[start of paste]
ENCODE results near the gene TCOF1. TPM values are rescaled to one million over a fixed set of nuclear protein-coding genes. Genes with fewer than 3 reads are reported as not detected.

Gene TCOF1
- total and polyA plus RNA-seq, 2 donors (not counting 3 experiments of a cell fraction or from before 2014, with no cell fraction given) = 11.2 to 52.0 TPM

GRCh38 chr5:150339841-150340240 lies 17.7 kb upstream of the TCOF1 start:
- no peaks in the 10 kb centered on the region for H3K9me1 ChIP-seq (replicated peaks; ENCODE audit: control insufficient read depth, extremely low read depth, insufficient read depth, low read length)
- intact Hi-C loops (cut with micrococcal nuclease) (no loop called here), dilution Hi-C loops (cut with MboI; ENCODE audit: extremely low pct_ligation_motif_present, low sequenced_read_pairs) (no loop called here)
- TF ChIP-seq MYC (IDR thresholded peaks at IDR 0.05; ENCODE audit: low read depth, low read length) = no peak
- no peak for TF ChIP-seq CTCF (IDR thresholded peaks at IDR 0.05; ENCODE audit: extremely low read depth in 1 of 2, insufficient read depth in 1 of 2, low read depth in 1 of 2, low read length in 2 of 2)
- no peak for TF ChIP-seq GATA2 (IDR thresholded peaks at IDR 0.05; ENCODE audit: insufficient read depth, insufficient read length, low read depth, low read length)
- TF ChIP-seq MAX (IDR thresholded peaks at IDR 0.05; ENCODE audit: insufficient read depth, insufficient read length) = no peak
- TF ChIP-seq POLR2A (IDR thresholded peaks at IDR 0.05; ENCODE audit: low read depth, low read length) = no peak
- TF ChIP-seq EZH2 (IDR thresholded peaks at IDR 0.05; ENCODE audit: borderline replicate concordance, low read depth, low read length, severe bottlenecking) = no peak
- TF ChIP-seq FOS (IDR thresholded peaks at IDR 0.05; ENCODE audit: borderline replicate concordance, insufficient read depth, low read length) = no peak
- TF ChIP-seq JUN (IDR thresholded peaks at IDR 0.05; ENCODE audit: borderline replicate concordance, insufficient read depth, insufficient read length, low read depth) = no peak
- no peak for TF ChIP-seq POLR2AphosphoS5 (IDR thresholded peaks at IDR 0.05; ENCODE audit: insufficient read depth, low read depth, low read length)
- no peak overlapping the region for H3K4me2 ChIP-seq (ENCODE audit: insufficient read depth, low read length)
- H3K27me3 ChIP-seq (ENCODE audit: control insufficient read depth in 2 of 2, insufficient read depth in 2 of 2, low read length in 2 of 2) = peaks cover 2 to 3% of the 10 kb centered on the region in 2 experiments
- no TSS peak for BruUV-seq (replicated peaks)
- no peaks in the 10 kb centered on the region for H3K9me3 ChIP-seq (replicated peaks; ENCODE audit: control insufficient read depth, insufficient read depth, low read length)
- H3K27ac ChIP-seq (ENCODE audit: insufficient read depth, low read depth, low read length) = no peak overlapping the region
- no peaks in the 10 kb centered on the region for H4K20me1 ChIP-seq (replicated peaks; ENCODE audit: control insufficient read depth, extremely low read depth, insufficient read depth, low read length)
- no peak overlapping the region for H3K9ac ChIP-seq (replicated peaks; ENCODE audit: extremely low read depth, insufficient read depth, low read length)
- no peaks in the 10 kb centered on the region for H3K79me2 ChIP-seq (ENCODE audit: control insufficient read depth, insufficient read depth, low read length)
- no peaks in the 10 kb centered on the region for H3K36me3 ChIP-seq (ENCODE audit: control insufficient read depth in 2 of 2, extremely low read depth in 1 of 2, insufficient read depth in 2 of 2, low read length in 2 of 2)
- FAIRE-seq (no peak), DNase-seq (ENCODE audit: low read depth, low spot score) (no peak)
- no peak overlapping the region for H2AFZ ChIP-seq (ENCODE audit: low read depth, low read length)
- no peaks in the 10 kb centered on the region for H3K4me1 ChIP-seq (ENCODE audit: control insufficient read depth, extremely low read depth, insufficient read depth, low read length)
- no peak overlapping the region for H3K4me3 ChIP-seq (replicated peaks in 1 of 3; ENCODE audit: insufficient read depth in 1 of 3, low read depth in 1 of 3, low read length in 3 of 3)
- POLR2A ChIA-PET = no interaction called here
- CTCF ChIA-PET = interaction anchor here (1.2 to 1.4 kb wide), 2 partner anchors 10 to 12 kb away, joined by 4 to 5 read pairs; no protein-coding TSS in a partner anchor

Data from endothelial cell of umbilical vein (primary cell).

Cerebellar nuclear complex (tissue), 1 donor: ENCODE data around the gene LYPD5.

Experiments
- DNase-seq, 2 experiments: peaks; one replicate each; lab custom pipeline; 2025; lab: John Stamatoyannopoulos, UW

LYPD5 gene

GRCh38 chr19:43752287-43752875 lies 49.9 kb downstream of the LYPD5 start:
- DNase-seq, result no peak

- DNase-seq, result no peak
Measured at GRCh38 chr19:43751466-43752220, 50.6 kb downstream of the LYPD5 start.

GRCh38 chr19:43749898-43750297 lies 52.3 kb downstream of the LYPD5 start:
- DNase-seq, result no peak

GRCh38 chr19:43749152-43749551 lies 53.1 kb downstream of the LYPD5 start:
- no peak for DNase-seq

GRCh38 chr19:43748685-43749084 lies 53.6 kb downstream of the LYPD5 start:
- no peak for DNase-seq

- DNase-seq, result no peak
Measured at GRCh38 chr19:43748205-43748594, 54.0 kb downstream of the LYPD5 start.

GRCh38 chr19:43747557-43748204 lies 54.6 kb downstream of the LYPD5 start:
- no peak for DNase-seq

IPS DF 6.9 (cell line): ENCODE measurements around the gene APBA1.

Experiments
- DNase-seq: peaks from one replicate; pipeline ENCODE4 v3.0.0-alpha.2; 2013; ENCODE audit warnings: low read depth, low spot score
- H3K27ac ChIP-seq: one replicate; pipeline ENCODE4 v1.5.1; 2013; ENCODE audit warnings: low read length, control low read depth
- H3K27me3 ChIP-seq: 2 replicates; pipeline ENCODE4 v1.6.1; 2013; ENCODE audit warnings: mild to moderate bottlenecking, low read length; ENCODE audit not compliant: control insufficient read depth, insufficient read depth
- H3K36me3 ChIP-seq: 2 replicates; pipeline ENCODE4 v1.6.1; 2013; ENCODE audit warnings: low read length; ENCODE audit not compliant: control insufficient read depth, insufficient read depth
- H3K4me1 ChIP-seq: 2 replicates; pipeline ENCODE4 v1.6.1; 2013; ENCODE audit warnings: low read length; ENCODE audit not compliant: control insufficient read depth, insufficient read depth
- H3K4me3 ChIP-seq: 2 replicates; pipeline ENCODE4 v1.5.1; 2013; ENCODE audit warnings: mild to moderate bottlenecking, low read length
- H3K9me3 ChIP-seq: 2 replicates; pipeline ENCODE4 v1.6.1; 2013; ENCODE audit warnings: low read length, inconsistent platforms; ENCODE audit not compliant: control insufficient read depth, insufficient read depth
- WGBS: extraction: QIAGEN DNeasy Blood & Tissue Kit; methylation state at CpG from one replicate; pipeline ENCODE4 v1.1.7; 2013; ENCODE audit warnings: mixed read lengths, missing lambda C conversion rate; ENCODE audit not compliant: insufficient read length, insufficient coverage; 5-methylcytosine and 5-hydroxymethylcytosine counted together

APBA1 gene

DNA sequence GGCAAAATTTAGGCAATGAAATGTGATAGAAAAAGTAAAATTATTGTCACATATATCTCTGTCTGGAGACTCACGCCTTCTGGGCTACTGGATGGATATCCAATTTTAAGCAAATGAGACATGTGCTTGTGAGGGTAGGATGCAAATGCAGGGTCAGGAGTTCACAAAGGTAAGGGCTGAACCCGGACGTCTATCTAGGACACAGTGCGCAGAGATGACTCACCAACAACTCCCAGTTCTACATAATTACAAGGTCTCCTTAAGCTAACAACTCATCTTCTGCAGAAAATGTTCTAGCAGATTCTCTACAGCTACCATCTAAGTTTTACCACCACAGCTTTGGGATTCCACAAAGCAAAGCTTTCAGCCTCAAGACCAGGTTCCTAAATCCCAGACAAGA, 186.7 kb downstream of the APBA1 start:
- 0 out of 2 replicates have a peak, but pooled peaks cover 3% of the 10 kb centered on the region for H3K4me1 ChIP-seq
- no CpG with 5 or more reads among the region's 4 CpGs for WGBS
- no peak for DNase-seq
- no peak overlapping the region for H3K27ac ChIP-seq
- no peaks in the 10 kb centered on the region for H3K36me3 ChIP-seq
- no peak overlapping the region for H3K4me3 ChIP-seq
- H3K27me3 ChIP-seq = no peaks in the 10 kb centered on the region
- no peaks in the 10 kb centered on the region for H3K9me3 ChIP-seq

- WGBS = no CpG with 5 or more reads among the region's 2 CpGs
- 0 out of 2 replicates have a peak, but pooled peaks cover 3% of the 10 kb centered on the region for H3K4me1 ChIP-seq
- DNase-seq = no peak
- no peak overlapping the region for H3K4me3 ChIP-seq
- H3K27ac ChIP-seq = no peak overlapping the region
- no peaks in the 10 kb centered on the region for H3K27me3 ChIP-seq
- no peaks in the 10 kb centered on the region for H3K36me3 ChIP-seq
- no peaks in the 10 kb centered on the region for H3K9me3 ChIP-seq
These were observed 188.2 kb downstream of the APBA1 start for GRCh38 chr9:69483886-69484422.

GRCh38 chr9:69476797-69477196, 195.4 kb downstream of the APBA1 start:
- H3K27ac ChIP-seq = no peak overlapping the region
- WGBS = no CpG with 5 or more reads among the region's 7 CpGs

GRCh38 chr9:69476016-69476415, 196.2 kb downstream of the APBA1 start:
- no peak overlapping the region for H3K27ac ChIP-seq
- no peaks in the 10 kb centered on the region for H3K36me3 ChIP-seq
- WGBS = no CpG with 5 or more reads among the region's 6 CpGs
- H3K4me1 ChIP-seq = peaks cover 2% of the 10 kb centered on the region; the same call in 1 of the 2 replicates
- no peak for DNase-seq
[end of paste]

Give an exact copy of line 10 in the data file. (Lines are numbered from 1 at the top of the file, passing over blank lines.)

- TF ChIP-seq MAX (IDR thresholded peaks at IDR 0.05; ENCODE audit: insufficient read depth, insufficient read length) = no peak